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Do Supply Curves Slope Up?


  • John Shea


This paper examines the short-run responses of price and quantity to exogenous demand shocks for disaggregated U. S. manufacturing industries, using prior information on input-output linkages to identify industries whose fluctuations are likely to function as approximately exogenous demand shocks for other industries. I find that demand shocks induce positive covariation between price and quantity for 16 out of 26 sample industries, controlling for observable cost shift variables. When sample industries are pooled, I estimate that a demand shock which initially raises industry output by 1 percent generates a price increase of 0.182 percent within one year. I find that input-output instruments detect upward sloping supply curves more readily than least squares or other commonly used demand-shift instruments.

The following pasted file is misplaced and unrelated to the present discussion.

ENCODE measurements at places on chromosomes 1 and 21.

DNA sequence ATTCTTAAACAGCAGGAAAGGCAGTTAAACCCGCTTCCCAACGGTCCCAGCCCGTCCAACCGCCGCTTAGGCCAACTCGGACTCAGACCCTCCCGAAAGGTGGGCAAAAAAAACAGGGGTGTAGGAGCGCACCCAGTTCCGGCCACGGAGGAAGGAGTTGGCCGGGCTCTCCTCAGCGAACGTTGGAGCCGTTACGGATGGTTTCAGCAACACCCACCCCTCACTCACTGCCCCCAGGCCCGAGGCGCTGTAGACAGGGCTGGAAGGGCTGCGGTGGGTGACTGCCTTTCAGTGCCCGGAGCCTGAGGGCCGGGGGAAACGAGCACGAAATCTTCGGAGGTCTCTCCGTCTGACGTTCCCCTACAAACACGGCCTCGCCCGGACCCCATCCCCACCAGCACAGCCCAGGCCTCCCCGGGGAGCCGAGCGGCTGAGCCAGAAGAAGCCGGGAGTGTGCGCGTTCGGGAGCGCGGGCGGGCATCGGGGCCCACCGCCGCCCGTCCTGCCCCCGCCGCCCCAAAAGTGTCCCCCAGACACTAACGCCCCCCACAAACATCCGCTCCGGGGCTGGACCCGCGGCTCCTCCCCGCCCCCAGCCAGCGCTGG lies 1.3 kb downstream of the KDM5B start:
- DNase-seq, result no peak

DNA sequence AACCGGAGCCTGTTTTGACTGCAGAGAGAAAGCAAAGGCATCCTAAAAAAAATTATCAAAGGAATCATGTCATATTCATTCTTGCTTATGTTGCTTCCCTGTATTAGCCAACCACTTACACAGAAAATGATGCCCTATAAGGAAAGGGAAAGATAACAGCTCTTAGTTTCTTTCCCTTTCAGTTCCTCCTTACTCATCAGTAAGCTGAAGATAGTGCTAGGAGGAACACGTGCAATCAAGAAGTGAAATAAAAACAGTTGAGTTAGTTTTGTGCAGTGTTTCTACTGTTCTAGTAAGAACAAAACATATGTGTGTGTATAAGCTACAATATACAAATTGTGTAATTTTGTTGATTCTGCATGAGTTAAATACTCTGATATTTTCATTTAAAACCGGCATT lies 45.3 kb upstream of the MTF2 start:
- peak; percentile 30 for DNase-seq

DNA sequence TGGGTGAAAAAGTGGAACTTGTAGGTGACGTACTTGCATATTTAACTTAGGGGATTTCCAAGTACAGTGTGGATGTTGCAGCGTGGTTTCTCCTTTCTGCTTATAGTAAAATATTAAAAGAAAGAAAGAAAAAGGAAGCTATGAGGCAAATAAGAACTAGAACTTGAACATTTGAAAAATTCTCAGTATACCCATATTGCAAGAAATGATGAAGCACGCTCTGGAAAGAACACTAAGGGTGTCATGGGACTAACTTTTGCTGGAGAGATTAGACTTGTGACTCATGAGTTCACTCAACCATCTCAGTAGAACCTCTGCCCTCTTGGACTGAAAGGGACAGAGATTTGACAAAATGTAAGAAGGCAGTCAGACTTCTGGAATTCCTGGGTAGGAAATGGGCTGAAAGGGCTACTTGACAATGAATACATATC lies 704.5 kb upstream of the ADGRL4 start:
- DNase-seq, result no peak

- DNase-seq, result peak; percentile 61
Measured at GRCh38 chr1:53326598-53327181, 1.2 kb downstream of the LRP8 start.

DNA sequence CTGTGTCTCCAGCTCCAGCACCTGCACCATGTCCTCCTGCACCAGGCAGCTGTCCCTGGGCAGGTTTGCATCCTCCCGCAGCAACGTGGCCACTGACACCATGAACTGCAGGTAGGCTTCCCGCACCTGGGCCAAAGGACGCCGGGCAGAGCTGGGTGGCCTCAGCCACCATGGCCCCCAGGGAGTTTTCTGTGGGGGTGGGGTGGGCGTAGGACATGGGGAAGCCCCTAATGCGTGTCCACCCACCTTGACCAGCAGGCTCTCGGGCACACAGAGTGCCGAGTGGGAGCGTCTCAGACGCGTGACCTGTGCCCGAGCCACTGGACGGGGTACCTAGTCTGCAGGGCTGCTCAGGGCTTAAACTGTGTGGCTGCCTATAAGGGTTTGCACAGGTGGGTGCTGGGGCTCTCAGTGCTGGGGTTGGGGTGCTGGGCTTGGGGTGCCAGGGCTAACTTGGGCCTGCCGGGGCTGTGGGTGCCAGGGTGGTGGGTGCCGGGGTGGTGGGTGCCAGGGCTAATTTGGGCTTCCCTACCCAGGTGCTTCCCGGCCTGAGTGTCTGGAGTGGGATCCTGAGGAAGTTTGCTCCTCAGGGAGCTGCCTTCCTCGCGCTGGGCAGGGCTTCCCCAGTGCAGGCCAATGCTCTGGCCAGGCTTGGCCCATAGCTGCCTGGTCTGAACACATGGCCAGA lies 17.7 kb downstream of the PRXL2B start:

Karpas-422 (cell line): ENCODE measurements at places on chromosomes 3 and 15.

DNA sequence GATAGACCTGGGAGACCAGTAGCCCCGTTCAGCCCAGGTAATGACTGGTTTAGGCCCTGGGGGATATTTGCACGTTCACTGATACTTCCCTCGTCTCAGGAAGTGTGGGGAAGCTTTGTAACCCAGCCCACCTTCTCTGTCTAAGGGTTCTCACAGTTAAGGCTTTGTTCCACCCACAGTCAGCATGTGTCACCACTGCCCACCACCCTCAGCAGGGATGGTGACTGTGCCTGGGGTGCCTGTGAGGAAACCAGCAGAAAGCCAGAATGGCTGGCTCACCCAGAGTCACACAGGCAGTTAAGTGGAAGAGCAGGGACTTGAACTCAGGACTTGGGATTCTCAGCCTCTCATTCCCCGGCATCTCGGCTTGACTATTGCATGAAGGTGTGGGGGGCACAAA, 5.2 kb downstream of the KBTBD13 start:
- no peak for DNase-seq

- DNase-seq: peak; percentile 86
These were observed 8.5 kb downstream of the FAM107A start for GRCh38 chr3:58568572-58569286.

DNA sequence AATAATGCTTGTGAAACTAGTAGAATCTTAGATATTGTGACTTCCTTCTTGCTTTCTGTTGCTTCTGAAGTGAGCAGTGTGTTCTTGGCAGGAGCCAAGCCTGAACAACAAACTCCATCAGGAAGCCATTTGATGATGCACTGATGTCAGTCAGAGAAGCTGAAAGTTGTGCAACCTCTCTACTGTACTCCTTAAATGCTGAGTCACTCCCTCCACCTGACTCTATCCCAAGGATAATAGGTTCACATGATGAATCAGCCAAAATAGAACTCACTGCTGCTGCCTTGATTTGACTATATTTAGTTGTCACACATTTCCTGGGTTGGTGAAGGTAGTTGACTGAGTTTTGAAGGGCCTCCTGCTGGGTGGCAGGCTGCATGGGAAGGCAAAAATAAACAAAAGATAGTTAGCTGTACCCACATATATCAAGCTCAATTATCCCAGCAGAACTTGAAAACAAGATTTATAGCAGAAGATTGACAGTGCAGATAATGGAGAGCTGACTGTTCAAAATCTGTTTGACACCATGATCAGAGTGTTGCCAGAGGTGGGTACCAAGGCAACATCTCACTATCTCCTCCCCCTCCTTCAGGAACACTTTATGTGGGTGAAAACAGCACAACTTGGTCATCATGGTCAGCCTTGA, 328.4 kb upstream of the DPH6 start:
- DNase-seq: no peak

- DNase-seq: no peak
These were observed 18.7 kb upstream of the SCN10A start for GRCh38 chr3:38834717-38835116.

Suggested Citation

  • John Shea, 1993. "Do Supply Curves Slope Up?," The Quarterly Journal of Economics, Oxford University Press, vol. 108(1), pages 1-32.
  • Handle: RePEc:oup:qjecon:v:108:y:1993:i:1:p:1-32.

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    References listed on IDEAS

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    9. Lawrence H. Summers, 1981. "Taxation and Corporate Investment: A q-Theory Approach," Brookings Papers on Economic Activity, Economic Studies Program, The Brookings Institution, vol. 12(1), pages 67-140.
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